Bird hide purifies lake
A solar array disguised as a bird hide is under construction on the shores of Yangebup Lake, City of Cockburn, Western Australia, as part of ongoing projects to improve water quality at the waterbird haven.
The solar array will power a pump to transfer nutrient-rich water from the lake into two stripping basins situated higher in the landscape about 200m away. Here nutrients in the water will be taken up by plants installed in the basin.
Cockburn Environment Manager, Chris Beaton, said the lake was considered hypereutrophic, or extremely rich in nutrients and minerals, due to a wool scouring operation located on its shores from about 1970 to 2000.
“It is also an integral component of the existing stormwater drainage scheme and in past years, intense algal blooms have provided a food source for nuisance midge that breed in plague proportions impacting the quality of life of local residents.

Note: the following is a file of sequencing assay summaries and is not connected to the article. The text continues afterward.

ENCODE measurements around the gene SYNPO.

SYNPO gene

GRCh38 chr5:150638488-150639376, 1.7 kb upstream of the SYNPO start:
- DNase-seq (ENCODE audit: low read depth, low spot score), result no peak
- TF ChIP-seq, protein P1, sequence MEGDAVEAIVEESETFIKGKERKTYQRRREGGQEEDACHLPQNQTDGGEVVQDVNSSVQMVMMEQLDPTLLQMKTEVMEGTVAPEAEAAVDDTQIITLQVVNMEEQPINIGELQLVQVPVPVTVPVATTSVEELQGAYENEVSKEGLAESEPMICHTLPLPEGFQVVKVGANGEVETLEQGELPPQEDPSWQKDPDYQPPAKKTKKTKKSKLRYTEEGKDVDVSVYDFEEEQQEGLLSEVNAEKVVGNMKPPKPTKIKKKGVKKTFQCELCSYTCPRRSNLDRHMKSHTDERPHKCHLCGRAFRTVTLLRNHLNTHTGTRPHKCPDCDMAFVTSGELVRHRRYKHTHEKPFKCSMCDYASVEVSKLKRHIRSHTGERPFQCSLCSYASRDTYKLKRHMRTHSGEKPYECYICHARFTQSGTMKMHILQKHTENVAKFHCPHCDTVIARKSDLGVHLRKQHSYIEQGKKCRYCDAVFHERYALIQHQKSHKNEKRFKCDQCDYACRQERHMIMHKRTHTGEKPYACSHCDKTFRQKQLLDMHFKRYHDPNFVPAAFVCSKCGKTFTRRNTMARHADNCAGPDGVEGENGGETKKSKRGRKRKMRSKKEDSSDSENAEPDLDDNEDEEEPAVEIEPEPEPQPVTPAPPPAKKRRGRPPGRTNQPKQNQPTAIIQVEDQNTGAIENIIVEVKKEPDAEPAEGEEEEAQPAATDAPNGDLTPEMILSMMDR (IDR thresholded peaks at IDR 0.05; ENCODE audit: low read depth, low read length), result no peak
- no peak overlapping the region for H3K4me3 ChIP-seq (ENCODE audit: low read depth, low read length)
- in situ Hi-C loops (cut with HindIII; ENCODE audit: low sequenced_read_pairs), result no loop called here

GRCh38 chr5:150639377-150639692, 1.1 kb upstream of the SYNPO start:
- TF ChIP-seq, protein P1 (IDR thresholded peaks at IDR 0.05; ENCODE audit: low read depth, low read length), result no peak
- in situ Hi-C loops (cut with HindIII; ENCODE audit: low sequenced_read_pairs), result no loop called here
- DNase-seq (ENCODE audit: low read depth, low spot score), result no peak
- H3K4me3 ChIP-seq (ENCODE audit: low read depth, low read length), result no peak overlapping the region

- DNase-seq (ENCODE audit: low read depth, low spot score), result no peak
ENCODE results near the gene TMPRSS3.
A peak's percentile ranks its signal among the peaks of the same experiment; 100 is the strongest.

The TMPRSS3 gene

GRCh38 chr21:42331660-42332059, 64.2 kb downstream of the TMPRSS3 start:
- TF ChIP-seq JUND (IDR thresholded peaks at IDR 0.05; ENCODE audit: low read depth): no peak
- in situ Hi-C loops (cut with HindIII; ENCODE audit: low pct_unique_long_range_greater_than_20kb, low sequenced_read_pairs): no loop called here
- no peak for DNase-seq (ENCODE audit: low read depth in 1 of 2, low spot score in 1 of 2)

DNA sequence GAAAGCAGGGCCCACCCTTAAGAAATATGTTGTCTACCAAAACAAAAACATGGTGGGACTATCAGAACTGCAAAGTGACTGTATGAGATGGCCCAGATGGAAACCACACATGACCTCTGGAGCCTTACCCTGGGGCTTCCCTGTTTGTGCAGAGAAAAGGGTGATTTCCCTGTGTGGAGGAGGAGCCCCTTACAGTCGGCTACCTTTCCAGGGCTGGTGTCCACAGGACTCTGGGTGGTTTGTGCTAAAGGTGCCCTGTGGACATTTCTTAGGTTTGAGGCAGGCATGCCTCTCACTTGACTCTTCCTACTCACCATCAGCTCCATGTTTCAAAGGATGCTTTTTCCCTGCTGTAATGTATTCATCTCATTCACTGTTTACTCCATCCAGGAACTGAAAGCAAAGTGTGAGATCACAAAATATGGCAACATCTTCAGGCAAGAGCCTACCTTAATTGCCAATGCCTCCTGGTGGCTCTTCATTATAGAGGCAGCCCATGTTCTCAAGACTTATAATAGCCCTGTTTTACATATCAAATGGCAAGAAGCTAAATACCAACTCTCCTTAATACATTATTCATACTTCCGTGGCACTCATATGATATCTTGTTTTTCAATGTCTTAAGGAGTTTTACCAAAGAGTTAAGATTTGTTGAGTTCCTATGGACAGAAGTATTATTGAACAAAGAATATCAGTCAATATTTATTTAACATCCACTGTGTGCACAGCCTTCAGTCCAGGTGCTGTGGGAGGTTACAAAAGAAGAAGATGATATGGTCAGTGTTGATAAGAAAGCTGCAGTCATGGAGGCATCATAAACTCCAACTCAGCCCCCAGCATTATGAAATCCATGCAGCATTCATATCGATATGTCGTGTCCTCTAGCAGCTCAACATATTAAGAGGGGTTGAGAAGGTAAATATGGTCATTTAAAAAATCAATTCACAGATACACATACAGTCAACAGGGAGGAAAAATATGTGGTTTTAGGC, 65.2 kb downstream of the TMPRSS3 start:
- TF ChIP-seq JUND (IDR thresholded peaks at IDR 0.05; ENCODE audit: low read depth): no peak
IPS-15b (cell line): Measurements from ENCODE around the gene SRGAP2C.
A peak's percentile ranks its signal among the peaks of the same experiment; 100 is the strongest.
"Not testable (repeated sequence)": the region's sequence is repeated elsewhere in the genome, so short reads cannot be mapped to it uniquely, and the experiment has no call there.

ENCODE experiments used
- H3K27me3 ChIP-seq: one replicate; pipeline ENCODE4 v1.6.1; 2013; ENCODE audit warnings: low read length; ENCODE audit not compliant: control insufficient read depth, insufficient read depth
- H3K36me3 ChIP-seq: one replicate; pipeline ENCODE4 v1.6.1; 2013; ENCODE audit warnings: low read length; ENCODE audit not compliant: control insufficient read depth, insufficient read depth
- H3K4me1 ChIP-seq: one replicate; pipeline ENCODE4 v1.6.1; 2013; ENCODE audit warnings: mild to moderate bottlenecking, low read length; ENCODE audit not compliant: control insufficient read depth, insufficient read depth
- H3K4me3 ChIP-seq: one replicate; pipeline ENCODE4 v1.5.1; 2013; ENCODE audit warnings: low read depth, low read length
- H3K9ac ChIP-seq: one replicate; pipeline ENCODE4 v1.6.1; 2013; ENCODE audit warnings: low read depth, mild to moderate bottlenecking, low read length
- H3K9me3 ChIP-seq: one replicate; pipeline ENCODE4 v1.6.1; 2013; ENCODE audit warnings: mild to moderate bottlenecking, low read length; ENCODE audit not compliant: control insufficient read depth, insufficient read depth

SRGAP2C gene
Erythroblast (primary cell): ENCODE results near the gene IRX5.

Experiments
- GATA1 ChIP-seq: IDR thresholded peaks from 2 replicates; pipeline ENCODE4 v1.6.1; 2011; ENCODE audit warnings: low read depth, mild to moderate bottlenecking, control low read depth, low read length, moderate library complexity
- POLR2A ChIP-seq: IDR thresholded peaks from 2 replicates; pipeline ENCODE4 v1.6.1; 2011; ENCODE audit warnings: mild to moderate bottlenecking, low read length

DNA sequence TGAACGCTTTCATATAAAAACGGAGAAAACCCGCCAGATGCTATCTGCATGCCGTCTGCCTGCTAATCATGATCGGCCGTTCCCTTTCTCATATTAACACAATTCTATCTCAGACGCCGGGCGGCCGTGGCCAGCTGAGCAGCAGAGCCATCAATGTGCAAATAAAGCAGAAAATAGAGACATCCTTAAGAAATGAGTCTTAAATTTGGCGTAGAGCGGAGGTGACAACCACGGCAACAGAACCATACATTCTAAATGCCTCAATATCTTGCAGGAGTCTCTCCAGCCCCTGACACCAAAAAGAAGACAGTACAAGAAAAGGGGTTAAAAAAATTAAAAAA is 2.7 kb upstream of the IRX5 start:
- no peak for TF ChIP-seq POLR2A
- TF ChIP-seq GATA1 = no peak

“The stripping basins will address these issues as the water will percolate through the soil, removing additional nutrients, before re-entering the groundwater and lake over time.”
The project is the latest in a series of works at the lake over several years to reduce its nutrient load.
“These improvement works have included revegetation, transforming drains into living streams, installation of insect light traps and construction of the original nutrient stripping basin.
“This innovative project will further reduce nutrients within the lake and reduce incidences of algal blooms and nuisance midge.
“The bird hide will also give local residents an opportunity to observe birdlife while the basins will supply an additional diverse habit for a variety of local fauna.”